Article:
Apple to expand Cork workforce while building new office

Apple has announced plans to build a new office building on its Cork campus with the capacity to house up to 1,300 employees, in a move that appears set to result in a significant expansion of its Irish workforce.

The tech giant said both new and existing staff would use the four-story, above-basement facility, which is expected to be completed by mid-2025.

He said it was too early to say how many new staff would be hired as part of the investment, although it is understood that most of those using the building are expected to be new employees.

The scheme is subject to the granting of planning permission by Cork City Council and an application is being submitted today.

“We’ve called Cork home for more than 40 years, and we’re delighted to accelerate our investments here as we grow our team and expand our campus,” said Cathy Kearney, Apple’s vice president of European operations.

“We are proud to be part of the community here, and with this new project, we will continue to create new jobs, support local organizations and drive innovation on behalf of our clients,” he added.

The expansion will also include employee transportation services and common green spaces on the Hollyhill campus.

The new building will be powered by 100% renewable energy, with solar panels to be built into all new structures, including the pedestrian walkways linking the buildings.

Plans also include a new Commute Hub, which will have bike and scooter storage and electronic charging points as part of efforts to make it attractive for employees to walk, bike or take other sustainable forms of transportation.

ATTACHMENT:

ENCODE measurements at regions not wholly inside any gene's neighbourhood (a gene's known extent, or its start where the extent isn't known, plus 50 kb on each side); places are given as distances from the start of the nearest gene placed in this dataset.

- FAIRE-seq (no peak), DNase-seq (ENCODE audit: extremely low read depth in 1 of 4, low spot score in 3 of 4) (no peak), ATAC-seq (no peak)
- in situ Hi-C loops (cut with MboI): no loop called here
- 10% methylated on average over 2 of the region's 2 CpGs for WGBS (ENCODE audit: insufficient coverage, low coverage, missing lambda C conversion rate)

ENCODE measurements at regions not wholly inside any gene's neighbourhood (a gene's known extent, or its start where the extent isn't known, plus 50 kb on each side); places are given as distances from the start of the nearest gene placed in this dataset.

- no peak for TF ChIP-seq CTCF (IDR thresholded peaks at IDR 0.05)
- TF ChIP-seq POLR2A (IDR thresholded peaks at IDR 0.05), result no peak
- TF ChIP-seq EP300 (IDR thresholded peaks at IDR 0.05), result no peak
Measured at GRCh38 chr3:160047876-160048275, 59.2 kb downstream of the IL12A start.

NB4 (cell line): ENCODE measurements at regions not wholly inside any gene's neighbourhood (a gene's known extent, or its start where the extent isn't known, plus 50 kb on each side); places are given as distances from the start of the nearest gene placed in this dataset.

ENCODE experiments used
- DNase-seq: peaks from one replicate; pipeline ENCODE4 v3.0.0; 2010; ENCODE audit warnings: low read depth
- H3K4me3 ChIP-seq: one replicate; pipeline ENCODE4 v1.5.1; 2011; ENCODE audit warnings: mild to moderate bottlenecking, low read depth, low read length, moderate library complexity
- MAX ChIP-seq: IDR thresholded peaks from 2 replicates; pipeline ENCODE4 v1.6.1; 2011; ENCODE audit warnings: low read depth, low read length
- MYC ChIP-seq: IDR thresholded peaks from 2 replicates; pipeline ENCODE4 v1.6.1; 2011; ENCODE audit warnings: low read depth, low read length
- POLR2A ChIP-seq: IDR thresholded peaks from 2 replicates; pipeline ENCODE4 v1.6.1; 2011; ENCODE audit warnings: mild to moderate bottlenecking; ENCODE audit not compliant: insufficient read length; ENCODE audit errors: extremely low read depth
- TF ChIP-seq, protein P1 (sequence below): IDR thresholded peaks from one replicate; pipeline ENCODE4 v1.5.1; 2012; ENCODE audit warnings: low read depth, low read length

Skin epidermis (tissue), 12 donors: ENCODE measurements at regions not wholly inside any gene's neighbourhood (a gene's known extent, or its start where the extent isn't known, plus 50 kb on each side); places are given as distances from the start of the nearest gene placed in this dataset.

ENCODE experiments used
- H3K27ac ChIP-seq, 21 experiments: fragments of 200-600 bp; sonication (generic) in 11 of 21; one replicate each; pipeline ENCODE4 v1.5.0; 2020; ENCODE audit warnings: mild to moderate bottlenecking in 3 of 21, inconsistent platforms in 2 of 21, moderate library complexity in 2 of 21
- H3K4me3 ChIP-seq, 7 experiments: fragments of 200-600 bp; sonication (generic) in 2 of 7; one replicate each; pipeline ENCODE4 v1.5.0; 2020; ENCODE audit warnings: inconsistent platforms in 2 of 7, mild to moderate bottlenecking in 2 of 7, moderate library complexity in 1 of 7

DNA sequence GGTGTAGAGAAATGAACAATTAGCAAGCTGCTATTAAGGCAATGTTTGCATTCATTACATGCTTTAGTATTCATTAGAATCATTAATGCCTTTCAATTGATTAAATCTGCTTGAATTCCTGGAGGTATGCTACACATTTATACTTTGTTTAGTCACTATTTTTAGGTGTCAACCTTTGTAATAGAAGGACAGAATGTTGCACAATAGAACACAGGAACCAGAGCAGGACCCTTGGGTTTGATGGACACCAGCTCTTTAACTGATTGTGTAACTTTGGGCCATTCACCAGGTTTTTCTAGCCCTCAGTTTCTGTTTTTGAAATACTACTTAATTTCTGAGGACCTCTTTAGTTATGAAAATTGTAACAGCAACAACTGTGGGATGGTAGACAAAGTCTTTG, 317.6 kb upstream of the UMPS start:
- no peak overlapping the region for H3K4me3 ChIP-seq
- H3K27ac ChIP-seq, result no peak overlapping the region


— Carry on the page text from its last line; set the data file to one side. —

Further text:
Like most companies, Apple has moved to a hybrid working model, with staff working three days in the office and up to two days remotely.

Despite this, the company has decided that it will require additional on-site capacity for employees as its Cork-based teams grow in areas such as artificial intelligence and machine learning.

The news was welcomed by the Taoiseach, Tánaiste and IDA Ireland.

“The impact of a company with this longevity in terms of reinvestment over four decades, job creation, innovation and experience gained is enormous,” said IDA CEO Martin Shanahan.

“It extends far beyond its own campus to the hundreds of businesses and traders of all sizes, across Ireland, who benefit from its presence here,” added the IDA CEO.

Apple Campus at Hollyhill in Cork

Apple has operated in Ireland since 1980 and employs around 6,000 people in Cork, both on its European headquarters campus and in the city centre.

It is understood that the new building will not result in the closure of the downtown site.

The company said that in the last five years it has invested 250 million euros in expanding its Cork campus.

Last month, the company said it was opening a new European engineering and testing facility in a former warehouse it bought in 2020 and has spent tens of millions of euros converting.

In 2018, Apple CEO Tim Cook came to Cork to open a new campus extension, built at a cost of €220 million.

The Taoiseach said the announcement was further evidence of Apple’s strong commitment to Cork and a strong endorsement of Ireland as a prime location for the world’s leading technology companies.

“Apple was a technology pioneer when they set up operations in Cork and their presence here gave, and continues to give, confidence to many more global technology companies to set up in Ireland,” said Micheál Martin.

“It is very encouraging to see them continue to invest in their Cork site,” he added.

Tánaiste and the Minister for Enterprise, Trade and Employment, Leo Varadkar, said the benefit of Apple’s presence for Cork and the whole of Ireland has been enormous.

“I wish the team every continued success with this expansion, which once built will accommodate 1,300 employees,” said Leo Varadkar.

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